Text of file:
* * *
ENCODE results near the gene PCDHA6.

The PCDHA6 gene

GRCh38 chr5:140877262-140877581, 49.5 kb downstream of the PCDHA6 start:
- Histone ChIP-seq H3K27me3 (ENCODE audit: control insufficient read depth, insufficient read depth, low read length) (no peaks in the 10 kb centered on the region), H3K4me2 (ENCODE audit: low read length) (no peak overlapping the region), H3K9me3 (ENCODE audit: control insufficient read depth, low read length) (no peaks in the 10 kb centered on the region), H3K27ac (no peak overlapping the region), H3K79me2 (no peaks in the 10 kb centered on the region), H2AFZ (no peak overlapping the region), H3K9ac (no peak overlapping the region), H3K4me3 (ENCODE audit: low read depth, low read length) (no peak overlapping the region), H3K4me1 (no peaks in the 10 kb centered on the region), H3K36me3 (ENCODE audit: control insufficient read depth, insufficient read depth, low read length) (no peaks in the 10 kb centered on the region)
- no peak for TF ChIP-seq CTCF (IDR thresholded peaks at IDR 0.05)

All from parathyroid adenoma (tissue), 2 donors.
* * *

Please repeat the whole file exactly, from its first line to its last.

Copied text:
ENCODE results near the gene PCDHA6.

The PCDHA6 gene

GRCh38 chr5:140877262-140877581, 49.5 kb downstream of the PCDHA6 start:
- Histone ChIP-seq H3K27me3 (ENCODE audit: control insufficient read depth, insufficient read depth, low read length) (no peaks in the 10 kb centered on the region), H3K4me2 (ENCODE audit: low read length) (no peak overlapping the region), H3K9me3 (ENCODE audit: control insufficient read depth, low read length) (no peaks in the 10 kb centered on the region), H3K27ac (no peak overlapping the region), H3K79me2 (no peaks in the 10 kb centered on the region), H2AFZ (no peak overlapping the region), H3K9ac (no peak overlapping the region), H3K4me3 (ENCODE audit: low read depth, low read length) (no peak overlapping the region), H3K4me1 (no peaks in the 10 kb centered on the region), H3K36me3 (ENCODE audit: control insufficient read depth, insufficient read depth, low read length) (no peaks in the 10 kb centered on the region)
- no peak for TF ChIP-seq CTCF (IDR thresholded peaks at IDR 0.05)

All from parathyroid adenoma (tissue), 2 donors.